I really like its "what would you do in this situation?" concept. More specificially, it seemed to wonder "What is the minimal amount of society you would allow or afford yourself when faced with survival?" It's not so cliche like a lot of horror movies. Not simply remaking an old villain stereotype and putting people into dumb situations that no sane person would put themselves in. They did a really nice job making England seem virtually empty. I totally recommend it.

http://www.28dayslaterthemovie.com/

Posted by Keith at 07:41 PM | Comments (1)

June 03, 2003

Top 10 Things I Hate About Star Trek

Susan e-mailed me the following list of things about Star Trek that iritate Dan at the Happy Fun Pundit. I've adapted the article, originally found here, for your conveniece.

(Note: This list does not necessarily reflect the likes or dislikes of your truly)

Top 10 Things I Hate About Star Trek

  1. Noisy doors.

    You can't walk three feet in a starship without some door whooshing or screeching at you. My office building has automatic sliding doors. They're dead silent. If those doors went "wheet!" every time a person walked through them, about once a month some guy in accounting would snap and go on a shooting rampage. Sorry Scotty, the IEEE has revoked your membership until you learn to master WD-40
  1. The Federation.

    This organization creeps me out. A planet-wide government that runs everything, and that has abolished money. A veritable planetary DMV. Oh sure, it looks like a cool place when you're rocketing around in a Federation Starship, but I wonder how the guy driving a Federation dump truck feels about it?

    And everyone has to wear those spandex uniforms. Here's an important fact: Most people, you don't want to see them in spandex. You'd pay good money to not have to see them. If money hadn't been abolished, that is. So you're screwed.
  1. Reversing the Polarity.

    For cripes sake Giordi, stop reversing the polarity of everything! It might work once in a while, but usually it just screws things up. I have it on good authority that the technicians at Starbase 12 HATE that. Every time the Enterprise comes in for its 10,000 hour checkup, they've gotta go through the whole damned ship fixing stuff. "What happened to the toilet in Stateroom 3?" "Well, the plumbing backed up, and Giordi thought he could fix it by reversing the polarity."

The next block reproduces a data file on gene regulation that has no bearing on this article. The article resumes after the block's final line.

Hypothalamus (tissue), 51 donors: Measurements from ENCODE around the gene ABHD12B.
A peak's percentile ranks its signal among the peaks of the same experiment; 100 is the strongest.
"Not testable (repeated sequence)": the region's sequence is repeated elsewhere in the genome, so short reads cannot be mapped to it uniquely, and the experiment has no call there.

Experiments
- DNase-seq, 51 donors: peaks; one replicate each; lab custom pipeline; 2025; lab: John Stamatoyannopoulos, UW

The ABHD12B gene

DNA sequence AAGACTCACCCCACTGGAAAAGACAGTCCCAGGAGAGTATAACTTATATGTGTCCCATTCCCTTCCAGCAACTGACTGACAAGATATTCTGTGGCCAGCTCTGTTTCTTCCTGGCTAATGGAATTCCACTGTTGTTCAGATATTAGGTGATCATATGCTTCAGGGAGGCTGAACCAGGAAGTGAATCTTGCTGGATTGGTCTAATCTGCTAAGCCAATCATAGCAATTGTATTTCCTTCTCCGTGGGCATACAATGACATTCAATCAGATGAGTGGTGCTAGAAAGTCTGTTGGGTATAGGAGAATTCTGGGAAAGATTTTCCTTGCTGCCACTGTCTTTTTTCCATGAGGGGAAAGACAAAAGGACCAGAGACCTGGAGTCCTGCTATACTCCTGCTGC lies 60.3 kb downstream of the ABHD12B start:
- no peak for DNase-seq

Between Scotty's poor lubrication habits and Geordi's damned polarity reversing trick, it's a wonder the Enterprise doesn't just spontaneously explode whenever they put the juice to it.
  1. Seatbelts.

    Yeah, I know this one is overdone, but you'd think that the first time an explosion caused the guy at the nav station to fly over the captain's head with a good 8 feet of clearance, someone would say, "You know, we might think of inventing some furutistic restraining device to prevent that from happening." So of course, they did make something like that for the second Enterprise (the first one blew up due to poor lubrication), but what was it? A hard plastic thing that's locked over your thighs. Oh, I'll bet THAT feels good in the corners. "Hey look! The leg-bars worked as advertised! There goes Kirk's torso!"
  1. No fuses.

    Every time there's a power surge on the Enterprise the various stations and consoles explode in a shower of sparks and throw their seatbelt-less operators over Picard's head. If we could get Giordi to stop reversing the polarity for a minute, we could get him to go shopping at the nearest Starship parts store and pick up a few fuses. And while he's shopping, he could stop at an intergalactic IKEA and pick up a few chairs for the bridge personnel. If you're going to put me in front of a fuseless exploding console all day, the least you could do is let me sit down.
  1. Rule by committee.

    Here's the difference between Star Trek and the best SF show on TV last year:

    Star Trek:

    Picard: "Arm photon torpedoes!"
    Riker: "Captain! Are you sure that's wise?"
    Troi: "Captain! I'm picking up conflicting feelings about this! And, it appears that you're a 'fraidy cat."
    Wesley: "Captain, I'm just an annoying punk, but I thought I should say something."
    Worf: "Captain, can I push the button? This is giving me a big Klingon warrior chubby."
    Giordi: "Captain, I think we should reverse the polarity on them first."
    Picard: "I'm so confused. I'm going to go to my stateroom and look pensive."

    Firefly:

    Captain: "Let's shoot them."
    Crewman: "Are you sure that's wise?"
    Captain: "Do you know what the chain of command is? It's the chain I'll BEAT YOU WITH until you realize who's in command."
    Crewman: "Aye Aye, sir!"
  1. A Star Trek quiz:

    Kirk, Spock, McCoy, and 'Ensign Gomez' beam down to a planet. Which one isn't coming back?
  1. Technobabble.